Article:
These programs not only fail students who have already become sexually active, but also fail the students who do wait until later in life before engaging in sexual activity. By not providing the information these people will need in order to prevent pregnancy and sexually transmitted infections when they do become sexually active, individuals who are exposed to these programs are at greater risk for unintended pregnancy and sexually transmitted infections whenever they do decide to become sexually active. In addition, these programs often downplay the effectiveness of contraceptives such that if this individual did find out about contraception from another source they are more likely to not use the contraception because of their “risk avoidance” education.

This is on clear display when you look at the curriculum used by the programs involved in the OAHC. Maximize Freedom, Operation Keepsake, and Relationships Under Construction include absolutely no discussion about how to effectively use contraception to reduce the risk of unintended pregnancy or sexually transmitted infections. Instead, there are just vague references to “limitations of contraception,” “sexual risk avoidance as the ONLY way to protect oneself,” and how sexual activity will eliminate the ability for the individual to reach their goals. The program curriculum for Relationships Under Construction even refers to the completely outdated and stigmatizing term of “broken families” to refer to any family that is not the heteronormative two-parent family. Imagine being a young person walking into this program and learning from the outset that you are lesser than your peers because your family is “broken” and not valued simply because you have a single mother or father. Imagine the confusion if your mother was a single mother because she was a victim of violence in the relationship with your father. This program is telling you that a two-parent household was better than your single-parent household free from violence. What message is that sending to our young people?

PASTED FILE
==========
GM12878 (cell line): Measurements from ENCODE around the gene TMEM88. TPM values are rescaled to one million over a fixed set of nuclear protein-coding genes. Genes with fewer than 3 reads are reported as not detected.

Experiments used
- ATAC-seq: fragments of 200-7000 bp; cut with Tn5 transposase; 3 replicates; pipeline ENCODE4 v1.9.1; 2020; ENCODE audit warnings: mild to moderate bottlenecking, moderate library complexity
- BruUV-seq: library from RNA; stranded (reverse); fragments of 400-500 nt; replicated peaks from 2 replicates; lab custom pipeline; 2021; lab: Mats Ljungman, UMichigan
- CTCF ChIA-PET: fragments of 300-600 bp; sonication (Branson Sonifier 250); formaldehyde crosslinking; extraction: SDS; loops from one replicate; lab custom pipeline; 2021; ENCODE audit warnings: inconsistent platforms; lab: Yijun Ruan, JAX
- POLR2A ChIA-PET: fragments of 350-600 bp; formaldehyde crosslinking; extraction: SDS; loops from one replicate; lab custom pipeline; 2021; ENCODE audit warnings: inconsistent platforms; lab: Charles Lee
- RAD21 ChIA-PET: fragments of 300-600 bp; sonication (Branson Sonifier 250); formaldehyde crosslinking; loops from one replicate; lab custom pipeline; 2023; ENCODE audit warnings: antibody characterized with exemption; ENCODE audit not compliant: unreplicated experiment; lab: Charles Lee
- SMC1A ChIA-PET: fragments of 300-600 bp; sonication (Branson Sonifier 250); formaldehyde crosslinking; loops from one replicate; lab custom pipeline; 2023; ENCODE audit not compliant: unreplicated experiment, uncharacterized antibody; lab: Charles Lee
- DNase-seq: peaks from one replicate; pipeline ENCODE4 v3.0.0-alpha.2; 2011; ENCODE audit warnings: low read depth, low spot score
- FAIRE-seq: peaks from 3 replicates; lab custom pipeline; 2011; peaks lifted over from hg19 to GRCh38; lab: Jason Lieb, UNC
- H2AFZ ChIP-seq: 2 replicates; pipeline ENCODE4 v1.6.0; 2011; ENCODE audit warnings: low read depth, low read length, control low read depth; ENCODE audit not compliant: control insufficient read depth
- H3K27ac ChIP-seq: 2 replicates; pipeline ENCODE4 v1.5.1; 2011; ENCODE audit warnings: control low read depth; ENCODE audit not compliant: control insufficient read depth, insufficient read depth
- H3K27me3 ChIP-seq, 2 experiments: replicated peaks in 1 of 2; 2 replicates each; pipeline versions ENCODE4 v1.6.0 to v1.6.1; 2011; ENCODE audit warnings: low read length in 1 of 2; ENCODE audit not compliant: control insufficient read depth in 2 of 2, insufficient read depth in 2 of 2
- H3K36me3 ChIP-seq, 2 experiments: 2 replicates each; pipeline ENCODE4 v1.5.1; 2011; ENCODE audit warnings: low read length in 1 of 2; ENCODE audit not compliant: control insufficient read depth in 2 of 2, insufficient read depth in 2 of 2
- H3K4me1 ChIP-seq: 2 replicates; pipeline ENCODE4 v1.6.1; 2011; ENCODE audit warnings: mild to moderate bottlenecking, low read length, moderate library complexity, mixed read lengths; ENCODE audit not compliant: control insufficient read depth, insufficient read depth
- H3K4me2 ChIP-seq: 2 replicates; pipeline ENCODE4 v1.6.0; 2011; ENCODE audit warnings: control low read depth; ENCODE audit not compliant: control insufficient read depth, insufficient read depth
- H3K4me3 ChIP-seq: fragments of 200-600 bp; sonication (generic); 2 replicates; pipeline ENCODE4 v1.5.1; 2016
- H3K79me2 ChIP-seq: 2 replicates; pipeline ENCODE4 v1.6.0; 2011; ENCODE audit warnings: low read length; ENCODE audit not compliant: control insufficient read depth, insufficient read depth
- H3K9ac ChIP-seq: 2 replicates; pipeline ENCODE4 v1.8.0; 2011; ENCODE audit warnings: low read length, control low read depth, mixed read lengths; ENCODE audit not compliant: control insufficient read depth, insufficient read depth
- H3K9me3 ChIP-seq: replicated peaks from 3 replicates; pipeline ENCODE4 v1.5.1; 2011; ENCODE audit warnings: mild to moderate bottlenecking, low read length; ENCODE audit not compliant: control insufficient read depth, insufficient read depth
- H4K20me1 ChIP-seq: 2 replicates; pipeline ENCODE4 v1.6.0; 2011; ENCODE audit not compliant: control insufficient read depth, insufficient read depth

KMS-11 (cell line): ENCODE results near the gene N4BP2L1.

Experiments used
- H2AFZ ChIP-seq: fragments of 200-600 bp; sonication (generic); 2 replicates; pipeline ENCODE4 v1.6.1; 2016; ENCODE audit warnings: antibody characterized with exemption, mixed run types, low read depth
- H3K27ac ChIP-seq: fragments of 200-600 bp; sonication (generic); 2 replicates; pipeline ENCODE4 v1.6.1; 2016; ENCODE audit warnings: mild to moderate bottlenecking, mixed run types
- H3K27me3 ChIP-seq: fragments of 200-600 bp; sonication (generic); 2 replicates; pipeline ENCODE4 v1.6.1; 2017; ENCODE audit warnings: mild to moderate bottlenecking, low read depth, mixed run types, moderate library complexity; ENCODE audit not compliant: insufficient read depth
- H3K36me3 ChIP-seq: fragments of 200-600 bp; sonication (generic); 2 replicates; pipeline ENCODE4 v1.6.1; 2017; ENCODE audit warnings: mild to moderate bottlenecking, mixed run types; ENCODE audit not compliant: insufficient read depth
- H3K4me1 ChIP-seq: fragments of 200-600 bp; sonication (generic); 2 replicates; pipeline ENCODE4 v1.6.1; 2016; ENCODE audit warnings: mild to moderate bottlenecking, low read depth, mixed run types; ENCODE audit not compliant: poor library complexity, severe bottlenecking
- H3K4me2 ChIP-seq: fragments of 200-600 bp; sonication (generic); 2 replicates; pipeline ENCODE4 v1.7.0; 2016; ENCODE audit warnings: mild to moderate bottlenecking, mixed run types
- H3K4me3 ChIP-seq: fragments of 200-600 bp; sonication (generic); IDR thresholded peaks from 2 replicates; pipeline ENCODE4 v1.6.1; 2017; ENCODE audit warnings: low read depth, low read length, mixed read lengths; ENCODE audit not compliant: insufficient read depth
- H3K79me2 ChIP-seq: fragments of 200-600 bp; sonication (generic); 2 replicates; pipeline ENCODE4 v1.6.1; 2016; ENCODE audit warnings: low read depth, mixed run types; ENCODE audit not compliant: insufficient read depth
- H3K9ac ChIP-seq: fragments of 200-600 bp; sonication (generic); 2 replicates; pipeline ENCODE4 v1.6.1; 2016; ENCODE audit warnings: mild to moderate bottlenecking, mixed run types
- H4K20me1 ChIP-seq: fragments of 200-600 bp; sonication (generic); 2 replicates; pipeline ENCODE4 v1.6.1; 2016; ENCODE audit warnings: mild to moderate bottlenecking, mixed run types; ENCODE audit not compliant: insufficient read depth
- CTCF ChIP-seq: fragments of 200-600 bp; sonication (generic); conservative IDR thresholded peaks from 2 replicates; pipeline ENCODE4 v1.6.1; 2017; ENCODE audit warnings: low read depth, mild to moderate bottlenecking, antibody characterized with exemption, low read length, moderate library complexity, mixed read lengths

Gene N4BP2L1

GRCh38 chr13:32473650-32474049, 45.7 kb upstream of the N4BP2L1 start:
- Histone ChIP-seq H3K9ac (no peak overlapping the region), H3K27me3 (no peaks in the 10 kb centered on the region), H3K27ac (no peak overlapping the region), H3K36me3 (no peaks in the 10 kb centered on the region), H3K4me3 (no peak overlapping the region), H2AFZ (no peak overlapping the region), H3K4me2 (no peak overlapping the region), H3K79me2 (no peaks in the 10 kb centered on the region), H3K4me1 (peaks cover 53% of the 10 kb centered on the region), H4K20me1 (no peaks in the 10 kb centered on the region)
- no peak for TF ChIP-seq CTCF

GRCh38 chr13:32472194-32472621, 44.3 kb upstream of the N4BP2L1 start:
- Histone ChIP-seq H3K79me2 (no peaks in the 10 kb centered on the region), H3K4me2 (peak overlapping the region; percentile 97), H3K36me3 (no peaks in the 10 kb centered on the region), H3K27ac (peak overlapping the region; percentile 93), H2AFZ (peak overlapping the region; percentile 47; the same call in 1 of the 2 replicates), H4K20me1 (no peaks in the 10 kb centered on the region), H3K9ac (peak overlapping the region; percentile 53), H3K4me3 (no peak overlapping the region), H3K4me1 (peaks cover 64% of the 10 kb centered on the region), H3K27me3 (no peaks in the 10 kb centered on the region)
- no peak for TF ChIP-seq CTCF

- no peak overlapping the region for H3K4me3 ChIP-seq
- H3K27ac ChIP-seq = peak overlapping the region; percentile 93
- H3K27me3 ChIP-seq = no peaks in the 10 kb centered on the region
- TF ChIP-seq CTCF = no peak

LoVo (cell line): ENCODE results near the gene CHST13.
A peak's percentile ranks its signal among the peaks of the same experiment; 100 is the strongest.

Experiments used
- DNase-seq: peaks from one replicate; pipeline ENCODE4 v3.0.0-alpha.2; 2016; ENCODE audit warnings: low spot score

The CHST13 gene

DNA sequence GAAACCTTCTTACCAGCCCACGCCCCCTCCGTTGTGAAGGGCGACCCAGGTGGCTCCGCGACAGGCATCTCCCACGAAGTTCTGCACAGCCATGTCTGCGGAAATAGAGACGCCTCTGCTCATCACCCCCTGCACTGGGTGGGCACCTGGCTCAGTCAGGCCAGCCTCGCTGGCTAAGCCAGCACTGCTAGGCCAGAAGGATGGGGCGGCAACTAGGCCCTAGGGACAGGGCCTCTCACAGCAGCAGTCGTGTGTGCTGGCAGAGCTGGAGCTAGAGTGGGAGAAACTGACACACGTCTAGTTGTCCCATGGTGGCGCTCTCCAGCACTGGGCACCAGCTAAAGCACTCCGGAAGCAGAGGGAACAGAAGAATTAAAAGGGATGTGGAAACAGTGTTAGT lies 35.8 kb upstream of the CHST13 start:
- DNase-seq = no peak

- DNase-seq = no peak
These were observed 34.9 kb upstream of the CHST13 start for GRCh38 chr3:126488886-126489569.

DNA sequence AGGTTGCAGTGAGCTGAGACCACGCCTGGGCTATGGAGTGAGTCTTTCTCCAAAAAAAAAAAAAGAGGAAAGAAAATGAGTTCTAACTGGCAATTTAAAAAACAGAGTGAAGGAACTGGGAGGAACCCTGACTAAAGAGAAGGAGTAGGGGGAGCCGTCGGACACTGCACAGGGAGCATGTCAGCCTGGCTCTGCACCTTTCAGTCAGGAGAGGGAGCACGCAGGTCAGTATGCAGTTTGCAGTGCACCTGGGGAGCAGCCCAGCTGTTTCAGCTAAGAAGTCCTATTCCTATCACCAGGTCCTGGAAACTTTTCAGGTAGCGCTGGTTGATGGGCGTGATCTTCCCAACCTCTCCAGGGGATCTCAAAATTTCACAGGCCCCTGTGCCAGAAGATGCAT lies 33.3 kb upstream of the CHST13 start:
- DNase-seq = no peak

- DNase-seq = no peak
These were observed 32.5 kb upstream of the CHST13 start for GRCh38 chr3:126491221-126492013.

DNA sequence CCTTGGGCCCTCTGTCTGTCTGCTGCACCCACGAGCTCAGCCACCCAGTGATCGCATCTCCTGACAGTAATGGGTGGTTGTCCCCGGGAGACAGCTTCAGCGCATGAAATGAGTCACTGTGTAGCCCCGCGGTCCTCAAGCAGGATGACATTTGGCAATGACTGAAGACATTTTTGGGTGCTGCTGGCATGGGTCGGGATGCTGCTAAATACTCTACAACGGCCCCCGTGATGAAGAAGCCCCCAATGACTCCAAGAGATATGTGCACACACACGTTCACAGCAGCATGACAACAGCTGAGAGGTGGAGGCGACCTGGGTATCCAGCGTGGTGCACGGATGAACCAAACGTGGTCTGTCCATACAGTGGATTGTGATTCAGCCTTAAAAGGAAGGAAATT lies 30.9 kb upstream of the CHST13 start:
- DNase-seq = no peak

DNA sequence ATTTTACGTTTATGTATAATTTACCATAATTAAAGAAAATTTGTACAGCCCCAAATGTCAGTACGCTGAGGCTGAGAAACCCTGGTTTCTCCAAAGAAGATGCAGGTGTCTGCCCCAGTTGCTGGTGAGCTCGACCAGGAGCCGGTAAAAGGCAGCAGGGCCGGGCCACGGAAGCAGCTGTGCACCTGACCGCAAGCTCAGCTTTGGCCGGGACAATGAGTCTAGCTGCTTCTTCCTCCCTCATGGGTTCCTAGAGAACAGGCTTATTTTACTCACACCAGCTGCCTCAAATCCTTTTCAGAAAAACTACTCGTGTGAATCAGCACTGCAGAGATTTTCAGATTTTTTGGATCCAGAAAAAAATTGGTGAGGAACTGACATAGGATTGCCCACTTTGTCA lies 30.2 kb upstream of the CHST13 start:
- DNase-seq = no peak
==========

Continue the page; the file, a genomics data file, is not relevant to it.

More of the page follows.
In the U.S. two-thirds of 18-year-olds have had sexual intercourse, and nine in 10 people have had sex by their mid-20s.8 But across this nation only 57% of sexually active young women and 43% of sexually active young men have received any sort of formal education about birth control methods before becoming sexually active, and even fewer have received complete and accurate information. We MUST be investing our valuable tax dollars in programs that provide comprehensive, non-judgmental, non-stigmatizing, medically accurate information to our young people. Our young people deserve facts and information so that they can make informed decisions about their health, not lies and misinformation which could impact their physical and mental health for a lifetime. We urge you to remove this $2,000,000 in funding for these so called “risk avoidance” and instead invest it in comprehensive, medically accurate programming for Ohio’s youth.